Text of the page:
HEALTHY WORKSTYLES : Walk Your Way … To A Healthier Workplace

Last year an OECD report ranked New Zealand as the third-fattest nation in the developed world behind Mexico and the United States. That’s right – the country once touted for its active population and healthy, outdoor lifestyle is getting fatter.

Are our workplaces part of the problem?
Sedentary occupations can contribute to number of health problems including weight problems, chronic fatigue, increased stress and anxiety, and increased risk of heart disease.
The statistics are scary. But new research shows how this trend toward plumper population can be mitigated – and it’s not rocket science. One simple solution is less time on the seat and more on the feet.
Instead of walking away from the looming health crisis in this country, an increasing number of New Zealand workplaces are encouraging employees to walk their way to health. There is no doubt that as employers and managers, we can play very significant role in improving the health of New Zealand – starting from the ground floor with workplace initiatives that have already proved their worth.
One of the simplest ways to make difference to the health of your workforce is to encourage some sort of regular physical activity. The World Health Organisation recommends white-collar workers should aim to take 10,000 steps day to improve their health and reduce the risk of chronic diseases. For an average person, 10,000 steps equates to approximately an hour and half of constant walking, quite bit more than the 1000 to 3000 steps day walked by the average worker.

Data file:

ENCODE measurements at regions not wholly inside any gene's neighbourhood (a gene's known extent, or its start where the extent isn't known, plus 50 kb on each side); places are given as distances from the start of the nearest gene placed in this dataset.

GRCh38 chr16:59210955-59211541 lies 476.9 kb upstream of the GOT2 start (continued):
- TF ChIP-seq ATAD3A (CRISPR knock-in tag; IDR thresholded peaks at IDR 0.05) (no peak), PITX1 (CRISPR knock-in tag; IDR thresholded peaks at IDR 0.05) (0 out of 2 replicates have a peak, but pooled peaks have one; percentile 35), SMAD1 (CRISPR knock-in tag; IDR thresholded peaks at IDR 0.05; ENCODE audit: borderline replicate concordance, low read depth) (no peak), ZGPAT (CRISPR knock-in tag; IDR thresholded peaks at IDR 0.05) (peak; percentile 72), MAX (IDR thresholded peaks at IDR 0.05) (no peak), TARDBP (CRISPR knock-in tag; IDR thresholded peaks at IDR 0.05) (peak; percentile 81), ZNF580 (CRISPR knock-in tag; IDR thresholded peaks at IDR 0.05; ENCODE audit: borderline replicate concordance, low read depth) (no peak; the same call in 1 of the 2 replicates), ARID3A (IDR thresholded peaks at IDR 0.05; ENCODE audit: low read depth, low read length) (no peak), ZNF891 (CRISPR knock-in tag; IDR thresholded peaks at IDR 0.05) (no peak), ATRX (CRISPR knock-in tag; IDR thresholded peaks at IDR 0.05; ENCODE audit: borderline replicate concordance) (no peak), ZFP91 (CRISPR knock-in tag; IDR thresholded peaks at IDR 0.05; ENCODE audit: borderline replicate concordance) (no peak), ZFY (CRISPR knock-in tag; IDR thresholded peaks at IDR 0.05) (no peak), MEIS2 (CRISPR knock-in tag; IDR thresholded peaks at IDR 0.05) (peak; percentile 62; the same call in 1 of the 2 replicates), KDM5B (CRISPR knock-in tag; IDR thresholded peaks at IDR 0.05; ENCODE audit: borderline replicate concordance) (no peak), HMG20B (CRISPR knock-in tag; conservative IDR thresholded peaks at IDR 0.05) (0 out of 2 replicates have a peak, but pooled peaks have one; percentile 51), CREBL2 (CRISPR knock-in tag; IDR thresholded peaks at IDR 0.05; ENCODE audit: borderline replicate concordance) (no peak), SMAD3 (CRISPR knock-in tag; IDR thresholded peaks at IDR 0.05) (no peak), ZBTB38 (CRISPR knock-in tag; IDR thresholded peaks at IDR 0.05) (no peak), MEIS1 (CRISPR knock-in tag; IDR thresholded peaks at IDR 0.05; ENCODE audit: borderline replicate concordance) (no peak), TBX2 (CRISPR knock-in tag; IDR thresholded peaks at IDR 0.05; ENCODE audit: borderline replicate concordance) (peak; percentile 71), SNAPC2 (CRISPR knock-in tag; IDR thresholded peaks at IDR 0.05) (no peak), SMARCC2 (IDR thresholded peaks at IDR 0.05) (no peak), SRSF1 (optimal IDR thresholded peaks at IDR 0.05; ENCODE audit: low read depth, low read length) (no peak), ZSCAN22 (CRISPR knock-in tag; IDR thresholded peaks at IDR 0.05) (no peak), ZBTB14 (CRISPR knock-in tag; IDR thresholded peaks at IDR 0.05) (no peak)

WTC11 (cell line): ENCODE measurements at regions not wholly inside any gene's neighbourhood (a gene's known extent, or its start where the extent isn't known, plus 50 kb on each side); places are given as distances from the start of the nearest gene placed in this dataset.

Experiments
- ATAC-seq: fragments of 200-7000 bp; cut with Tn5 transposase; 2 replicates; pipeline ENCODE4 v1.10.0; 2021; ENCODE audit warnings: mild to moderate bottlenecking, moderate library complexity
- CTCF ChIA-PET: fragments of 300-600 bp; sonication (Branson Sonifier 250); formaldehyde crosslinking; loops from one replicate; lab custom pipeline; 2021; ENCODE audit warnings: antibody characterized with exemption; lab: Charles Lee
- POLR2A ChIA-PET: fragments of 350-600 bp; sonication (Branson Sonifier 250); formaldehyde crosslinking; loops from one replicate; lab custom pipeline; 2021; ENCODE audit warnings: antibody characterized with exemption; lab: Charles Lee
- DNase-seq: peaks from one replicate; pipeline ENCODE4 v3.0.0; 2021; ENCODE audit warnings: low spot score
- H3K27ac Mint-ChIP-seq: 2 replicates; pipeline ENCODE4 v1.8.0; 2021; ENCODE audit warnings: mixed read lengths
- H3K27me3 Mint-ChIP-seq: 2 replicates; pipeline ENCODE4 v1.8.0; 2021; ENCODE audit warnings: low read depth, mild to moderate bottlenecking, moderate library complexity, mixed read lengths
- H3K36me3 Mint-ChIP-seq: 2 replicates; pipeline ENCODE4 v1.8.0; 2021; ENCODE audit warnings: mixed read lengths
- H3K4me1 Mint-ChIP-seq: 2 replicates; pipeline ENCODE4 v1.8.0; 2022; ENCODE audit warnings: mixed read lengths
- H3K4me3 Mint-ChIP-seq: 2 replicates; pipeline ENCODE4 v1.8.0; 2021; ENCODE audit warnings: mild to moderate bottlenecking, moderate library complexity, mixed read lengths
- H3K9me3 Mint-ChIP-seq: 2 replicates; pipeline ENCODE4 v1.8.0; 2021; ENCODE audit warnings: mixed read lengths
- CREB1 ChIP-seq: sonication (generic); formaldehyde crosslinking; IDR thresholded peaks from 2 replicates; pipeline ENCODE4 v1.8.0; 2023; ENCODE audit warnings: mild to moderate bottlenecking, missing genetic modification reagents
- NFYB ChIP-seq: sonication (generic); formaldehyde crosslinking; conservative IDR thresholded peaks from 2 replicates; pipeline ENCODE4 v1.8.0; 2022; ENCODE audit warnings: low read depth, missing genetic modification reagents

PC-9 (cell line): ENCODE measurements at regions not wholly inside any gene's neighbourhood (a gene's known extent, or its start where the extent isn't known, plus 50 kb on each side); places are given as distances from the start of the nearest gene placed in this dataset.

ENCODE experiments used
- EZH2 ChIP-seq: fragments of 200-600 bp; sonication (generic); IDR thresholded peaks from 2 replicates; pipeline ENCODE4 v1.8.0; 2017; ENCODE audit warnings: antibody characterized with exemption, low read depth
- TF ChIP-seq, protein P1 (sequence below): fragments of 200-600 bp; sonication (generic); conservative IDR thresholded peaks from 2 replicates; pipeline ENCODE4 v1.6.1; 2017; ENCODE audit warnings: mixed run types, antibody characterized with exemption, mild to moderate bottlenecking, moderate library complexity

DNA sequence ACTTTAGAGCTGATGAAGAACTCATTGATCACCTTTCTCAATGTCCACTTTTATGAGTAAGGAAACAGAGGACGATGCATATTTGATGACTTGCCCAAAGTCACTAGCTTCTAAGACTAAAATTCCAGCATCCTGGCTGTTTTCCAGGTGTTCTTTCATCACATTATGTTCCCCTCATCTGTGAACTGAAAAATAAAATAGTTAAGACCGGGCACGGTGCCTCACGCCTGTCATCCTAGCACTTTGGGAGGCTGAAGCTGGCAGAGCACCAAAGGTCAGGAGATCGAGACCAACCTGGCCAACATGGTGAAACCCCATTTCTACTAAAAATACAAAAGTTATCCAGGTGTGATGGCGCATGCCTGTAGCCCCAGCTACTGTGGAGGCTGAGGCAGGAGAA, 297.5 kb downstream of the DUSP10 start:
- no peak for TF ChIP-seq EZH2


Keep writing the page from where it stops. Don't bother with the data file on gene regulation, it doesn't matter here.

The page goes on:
While casual walking groups may be effective over the summer months when people are keen to get outside and enjoy the weather, the winter months offer greater incentive hurdles. That’s when workplaces may need to consider something that both challenges and motivates staff to want to get active.
In May 2009, 60,000 employees worldwide embarked on the trip of lifetime without taking single day of leave from work. What is more, the only luggage they took was their pedometer.
These employees were all participants in the Global Corporate Challenge (GCC), which is the world’s largest corporate health initiative.